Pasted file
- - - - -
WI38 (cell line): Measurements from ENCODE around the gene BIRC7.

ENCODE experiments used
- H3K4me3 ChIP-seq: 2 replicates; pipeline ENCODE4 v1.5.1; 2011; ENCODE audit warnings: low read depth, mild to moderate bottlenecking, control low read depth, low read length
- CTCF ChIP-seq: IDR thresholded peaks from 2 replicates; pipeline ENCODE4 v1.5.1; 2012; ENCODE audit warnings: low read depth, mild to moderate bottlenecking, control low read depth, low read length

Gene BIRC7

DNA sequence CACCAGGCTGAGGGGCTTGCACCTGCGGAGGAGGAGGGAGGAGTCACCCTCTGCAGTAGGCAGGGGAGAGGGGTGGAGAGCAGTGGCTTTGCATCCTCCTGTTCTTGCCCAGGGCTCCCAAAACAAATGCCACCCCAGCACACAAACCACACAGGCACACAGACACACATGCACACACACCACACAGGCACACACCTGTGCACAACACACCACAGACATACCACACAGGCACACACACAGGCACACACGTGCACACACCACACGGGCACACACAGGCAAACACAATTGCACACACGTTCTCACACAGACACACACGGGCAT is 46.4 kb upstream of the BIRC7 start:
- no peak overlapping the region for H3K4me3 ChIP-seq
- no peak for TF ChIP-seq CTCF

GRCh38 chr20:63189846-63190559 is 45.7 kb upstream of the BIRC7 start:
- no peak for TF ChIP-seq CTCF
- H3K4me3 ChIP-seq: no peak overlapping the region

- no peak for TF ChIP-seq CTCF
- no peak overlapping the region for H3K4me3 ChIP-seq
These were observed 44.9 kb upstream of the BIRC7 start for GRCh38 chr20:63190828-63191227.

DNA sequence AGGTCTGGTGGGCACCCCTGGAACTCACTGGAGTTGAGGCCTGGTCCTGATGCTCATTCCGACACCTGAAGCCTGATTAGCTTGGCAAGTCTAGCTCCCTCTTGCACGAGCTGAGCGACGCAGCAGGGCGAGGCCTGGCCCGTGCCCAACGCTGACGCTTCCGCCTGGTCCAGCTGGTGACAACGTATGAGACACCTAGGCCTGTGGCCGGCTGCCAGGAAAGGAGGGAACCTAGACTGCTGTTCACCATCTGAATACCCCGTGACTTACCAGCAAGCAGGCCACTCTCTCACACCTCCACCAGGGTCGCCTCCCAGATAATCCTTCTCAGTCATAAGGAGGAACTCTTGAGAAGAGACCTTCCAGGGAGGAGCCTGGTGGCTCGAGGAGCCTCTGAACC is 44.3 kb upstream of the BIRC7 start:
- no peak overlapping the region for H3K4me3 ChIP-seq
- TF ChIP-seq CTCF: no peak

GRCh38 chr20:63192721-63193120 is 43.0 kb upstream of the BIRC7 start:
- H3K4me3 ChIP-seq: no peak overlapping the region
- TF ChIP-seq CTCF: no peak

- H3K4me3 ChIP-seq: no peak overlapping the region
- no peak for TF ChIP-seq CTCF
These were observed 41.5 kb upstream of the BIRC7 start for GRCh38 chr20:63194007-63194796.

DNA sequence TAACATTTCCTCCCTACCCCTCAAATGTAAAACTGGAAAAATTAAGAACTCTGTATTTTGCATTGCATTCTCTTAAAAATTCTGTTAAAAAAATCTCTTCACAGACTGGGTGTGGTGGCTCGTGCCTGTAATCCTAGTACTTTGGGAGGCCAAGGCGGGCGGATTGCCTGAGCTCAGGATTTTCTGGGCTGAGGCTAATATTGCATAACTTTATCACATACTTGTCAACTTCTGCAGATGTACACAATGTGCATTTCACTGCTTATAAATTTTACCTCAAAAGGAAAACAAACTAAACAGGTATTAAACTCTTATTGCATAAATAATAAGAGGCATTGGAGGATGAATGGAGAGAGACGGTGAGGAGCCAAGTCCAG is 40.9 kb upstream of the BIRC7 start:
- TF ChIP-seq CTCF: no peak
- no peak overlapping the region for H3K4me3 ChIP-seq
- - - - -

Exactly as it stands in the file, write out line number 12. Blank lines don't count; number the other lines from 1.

- no peak for TF ChIP-seq CTCF